But during the CNN interview Hersh said that although the Bush administration will probably withdraw US troops from the ground next year, that won't mean that will be the beginning of the end of the war. Not at all. Hersh has great sources in the military (in those Vietnam years he broke the story of the My Lai massacre) and says we will shift to an air war. We'll just let the guys in power there, whoever they are, tell us where to drop the bombs and let the chips fall where they may.
Of course the problem is obvious. We don't know why we're bombing this and that.
But our guys will not be on the ground any longer. So what if we're asked to bomb some dude's cousin's wedding with a five hundred pound laser-guided thing because some uncle pissed him off?
Yeah, we get out and provide muscle for the Iraqi equivalent of the mob. We went to war for that? We lost over 2,100 of our guys to end up doing the bidding of folks with this grudge or that?
But it's not a "news" story. It's in the realm of "later" - where we might be soon.
In the realm of "now" there are other stories that might be good this week. There's that Abramoff scandal that might take down more than half of the Republican congressional leadership. That's cool. The links has all the names. Over in the UK the opposition party may do what Senator Pat Roberts' intelligence committee can't seem to get around to doing on this side of the pond - there, a full investigation of Blair's responsibility for manipulating questionable intelligence to con the Brit politicians into supporting this war. Here? More farting around. The other odd story - either a blip or something more - may be this from the Telegraph (UK), Bolton loses British backing for UN tactics. It seems Bolton suggested stopping all UN spending of any kind until there was real reform, shutting the place down, and even our best and truest ally decided that was madness. When you lose the Brits?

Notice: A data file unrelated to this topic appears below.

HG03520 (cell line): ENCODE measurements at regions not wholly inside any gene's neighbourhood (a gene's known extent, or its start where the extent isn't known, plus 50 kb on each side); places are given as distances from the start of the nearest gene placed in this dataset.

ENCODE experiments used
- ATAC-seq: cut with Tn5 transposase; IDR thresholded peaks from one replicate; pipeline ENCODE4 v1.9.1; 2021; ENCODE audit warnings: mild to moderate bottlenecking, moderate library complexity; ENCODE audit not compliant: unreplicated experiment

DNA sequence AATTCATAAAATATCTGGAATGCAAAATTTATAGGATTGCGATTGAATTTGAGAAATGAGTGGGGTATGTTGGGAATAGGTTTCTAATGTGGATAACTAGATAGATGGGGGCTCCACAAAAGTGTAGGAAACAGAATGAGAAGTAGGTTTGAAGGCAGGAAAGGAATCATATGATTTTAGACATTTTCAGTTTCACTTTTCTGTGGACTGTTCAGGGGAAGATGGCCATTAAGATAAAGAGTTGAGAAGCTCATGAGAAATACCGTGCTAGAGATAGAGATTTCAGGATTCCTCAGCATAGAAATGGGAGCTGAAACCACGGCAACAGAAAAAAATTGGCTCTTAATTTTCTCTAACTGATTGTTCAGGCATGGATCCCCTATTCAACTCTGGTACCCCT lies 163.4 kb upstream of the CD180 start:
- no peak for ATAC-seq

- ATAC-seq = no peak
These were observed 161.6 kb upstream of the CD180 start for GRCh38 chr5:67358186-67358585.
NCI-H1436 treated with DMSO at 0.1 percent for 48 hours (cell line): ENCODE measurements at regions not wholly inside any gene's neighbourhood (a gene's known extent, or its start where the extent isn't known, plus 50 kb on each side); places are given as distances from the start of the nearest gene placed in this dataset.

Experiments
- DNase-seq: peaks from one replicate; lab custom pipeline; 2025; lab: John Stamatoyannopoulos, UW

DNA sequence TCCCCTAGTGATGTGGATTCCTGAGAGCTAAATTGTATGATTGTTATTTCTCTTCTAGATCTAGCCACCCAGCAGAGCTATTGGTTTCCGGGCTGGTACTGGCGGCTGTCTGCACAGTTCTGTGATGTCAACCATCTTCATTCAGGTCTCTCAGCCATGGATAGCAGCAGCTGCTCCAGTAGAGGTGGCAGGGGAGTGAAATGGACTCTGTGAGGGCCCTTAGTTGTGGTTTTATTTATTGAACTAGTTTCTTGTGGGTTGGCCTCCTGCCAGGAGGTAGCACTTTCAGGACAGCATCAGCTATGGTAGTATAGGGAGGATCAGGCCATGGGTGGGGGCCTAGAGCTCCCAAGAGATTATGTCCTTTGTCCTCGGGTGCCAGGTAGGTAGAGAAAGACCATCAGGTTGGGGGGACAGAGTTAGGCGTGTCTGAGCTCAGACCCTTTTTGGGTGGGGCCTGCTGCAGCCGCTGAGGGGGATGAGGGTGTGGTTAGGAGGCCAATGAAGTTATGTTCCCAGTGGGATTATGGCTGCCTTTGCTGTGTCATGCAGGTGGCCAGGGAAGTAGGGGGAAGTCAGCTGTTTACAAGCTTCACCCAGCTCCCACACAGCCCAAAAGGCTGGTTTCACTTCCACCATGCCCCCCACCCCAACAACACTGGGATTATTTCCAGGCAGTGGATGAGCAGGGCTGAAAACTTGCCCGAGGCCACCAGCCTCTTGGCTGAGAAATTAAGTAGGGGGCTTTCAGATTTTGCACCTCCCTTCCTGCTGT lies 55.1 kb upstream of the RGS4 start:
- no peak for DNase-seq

But will this week have more on Walter Pincus' Washington Post troubling scoop, Sunday, November 27, on the Pentagon agency called the Counterintelligence Field Activity, or CIFA?
Why does that sound a little scary? Read a little into this and you'll see Harris Technical Services Corporation (HTSC) provides services to CIFA, as does Unisys, ISX and Sytex. All the branches of the armed services are involved too. The military hired the geeks to watch out for "treason, foreign or terrorist sabotage or even economic espionage."
Is the military supposed to do this? What about laws like laws like that Posse Comitatus business?
Who needs public debate? You have to trust the military, right?
You'll find a ton of supporting documentation here if you want to know more.
I see also CIFA has been reading at least two blogs - Jesus's General and Uncommon Thoughts. They report finding CIFA logons in the site statistics. Neither says nice things about the Bush administration, and they're pretty sarcastic. Treason? You never know. Time to check out the Just Above Sunset and As Seen from Just Above Sunset site meters. There are a lot of .MIL logons each week. May have to tone it down. Who would take care of Harriet-the-Cat if the editor has been "disappeared" as an enemy combatant? But the number of site visits each week is far too low for this to be a real worry.
Still, this is where we are these days. One should watch what one says.
And one might worry when that Hersh fellow adds this in his Sunday chat with Wolf Blitzer -
Blind at the top? On a mission from God and listening to no one?
Senator Urges Bush To Explain Iraq War, Sunday, November 27 - and that would be super Republican Warner of Virginia suggesting a series of FDR-style "fireside chats." Maybe Warner needs to rethink that.
We'll see what happens.